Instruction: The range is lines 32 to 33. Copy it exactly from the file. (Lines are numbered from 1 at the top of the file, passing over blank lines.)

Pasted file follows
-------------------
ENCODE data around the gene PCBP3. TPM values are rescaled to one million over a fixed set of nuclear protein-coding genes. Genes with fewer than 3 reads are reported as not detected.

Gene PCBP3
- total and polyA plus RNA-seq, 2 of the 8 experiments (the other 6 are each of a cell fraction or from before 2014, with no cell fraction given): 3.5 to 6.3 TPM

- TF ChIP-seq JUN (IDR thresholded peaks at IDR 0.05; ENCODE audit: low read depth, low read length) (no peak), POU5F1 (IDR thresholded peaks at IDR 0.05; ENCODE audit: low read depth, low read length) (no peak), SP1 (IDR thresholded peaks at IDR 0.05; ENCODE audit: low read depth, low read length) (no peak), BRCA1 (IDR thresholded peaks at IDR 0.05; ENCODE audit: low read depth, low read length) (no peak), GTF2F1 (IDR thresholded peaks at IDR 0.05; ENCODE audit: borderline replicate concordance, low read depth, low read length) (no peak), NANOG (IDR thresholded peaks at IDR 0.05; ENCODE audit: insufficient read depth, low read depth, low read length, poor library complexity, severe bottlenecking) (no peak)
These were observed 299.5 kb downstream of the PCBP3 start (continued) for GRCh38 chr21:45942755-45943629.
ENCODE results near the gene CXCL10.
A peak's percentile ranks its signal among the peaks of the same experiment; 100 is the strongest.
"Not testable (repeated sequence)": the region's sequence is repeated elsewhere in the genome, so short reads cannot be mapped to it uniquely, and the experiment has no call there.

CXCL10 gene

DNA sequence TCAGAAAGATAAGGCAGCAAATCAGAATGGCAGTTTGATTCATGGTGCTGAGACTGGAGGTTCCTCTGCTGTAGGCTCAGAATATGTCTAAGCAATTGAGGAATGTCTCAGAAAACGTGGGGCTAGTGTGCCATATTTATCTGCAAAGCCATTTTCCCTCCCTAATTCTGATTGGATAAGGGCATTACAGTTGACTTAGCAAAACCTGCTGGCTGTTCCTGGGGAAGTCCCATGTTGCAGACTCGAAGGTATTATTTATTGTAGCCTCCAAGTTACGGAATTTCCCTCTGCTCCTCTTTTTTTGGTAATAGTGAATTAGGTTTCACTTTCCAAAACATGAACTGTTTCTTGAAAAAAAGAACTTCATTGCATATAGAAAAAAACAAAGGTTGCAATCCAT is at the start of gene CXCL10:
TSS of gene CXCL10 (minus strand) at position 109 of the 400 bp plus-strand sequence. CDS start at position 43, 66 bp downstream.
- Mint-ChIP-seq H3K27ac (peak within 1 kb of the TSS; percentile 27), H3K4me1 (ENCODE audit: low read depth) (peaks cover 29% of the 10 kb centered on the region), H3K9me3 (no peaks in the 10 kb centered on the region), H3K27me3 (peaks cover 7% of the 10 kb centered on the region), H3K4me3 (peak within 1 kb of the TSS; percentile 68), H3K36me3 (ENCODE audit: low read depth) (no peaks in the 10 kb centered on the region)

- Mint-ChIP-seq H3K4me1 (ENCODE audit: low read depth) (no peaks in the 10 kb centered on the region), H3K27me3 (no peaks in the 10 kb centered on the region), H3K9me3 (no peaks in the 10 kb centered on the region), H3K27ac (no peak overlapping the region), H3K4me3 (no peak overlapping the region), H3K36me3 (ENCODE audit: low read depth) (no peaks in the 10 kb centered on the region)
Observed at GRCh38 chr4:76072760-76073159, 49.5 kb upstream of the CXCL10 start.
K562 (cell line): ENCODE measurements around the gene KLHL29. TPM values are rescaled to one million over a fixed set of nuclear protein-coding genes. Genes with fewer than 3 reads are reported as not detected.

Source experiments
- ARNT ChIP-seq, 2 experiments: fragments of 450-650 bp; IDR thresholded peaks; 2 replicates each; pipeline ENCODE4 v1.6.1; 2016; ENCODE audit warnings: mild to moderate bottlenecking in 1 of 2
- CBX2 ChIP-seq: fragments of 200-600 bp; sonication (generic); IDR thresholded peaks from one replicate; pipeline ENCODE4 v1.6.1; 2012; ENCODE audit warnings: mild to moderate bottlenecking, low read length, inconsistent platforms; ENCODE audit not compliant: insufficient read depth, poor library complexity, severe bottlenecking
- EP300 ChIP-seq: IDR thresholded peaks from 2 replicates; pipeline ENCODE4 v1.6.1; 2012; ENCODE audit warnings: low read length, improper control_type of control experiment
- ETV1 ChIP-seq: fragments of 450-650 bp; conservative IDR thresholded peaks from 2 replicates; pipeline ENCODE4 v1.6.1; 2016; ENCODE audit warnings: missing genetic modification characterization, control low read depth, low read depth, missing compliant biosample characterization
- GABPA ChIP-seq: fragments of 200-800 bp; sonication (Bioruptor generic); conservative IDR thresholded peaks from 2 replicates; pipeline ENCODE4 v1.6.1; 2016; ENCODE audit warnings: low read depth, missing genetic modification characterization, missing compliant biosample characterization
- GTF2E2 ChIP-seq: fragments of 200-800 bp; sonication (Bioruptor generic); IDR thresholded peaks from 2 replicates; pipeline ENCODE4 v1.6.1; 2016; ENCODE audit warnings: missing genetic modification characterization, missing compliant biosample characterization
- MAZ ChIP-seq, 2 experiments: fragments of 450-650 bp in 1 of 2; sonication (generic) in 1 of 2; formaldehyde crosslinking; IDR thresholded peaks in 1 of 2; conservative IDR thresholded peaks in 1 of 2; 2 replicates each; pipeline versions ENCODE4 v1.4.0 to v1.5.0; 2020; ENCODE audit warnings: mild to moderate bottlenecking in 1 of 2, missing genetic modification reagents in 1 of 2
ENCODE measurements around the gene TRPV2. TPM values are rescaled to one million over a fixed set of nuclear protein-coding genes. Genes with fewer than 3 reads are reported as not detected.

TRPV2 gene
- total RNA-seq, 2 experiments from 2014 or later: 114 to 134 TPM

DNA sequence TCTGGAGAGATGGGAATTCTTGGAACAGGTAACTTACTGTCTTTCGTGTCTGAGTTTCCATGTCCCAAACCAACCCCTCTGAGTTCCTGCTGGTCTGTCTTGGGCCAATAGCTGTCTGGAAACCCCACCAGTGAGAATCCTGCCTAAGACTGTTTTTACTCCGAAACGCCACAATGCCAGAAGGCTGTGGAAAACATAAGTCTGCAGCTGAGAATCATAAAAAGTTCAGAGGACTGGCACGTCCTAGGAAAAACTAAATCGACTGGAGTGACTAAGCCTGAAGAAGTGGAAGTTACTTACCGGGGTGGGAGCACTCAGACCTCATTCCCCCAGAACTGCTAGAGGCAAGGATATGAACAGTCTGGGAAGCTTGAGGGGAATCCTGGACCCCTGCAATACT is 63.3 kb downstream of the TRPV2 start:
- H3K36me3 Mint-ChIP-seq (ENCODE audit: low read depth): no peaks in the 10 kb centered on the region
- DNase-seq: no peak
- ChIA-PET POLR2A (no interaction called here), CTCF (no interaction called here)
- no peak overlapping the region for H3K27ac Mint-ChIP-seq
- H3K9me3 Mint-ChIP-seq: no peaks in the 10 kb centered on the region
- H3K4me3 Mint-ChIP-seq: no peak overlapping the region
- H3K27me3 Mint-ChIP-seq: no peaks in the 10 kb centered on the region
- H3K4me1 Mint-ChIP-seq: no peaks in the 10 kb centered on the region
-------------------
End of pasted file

- H3K9me3 Mint-ChIP-seq: no peaks in the 10 kb centered on the region
- H3K4me3 Mint-ChIP-seq: no peak overlapping the region